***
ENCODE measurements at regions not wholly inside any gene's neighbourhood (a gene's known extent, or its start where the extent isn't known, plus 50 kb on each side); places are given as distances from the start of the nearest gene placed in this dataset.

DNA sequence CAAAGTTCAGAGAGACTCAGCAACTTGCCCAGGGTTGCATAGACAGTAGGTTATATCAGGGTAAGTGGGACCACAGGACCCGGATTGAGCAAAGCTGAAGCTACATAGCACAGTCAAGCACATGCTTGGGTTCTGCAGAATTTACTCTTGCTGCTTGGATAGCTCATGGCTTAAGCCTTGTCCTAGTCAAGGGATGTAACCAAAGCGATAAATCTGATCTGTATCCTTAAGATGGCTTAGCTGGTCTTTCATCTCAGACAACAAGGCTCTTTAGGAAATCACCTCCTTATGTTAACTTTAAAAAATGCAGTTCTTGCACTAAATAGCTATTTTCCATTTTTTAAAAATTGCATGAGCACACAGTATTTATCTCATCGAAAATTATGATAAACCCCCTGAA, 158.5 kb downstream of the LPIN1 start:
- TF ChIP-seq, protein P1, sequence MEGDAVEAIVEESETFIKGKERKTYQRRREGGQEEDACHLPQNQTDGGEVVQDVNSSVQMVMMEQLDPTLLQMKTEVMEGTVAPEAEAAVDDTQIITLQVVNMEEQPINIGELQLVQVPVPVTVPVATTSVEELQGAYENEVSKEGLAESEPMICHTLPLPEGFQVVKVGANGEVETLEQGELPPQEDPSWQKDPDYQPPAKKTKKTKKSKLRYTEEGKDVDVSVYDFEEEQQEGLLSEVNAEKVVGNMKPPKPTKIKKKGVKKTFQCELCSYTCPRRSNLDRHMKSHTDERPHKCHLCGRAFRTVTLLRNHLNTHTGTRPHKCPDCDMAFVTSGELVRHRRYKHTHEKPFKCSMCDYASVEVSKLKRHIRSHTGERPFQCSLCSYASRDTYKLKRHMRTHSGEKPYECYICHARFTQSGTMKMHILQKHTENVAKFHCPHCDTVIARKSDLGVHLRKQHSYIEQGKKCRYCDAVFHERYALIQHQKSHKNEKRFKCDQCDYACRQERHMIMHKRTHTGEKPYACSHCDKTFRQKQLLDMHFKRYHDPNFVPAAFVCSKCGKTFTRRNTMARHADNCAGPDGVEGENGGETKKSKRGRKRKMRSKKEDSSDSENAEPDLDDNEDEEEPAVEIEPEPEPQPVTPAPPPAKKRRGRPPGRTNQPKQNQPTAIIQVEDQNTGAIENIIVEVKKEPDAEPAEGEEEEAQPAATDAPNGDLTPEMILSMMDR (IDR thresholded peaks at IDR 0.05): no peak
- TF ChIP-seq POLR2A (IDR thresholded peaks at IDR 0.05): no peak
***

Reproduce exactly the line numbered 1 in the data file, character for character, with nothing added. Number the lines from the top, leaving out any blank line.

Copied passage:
ENCODE measurements at regions not wholly inside any gene's neighbourhood (a gene's known extent, or its start where the extent isn't known, plus 50 kb on each side); places are given as distances from the start of the nearest gene placed in this dataset.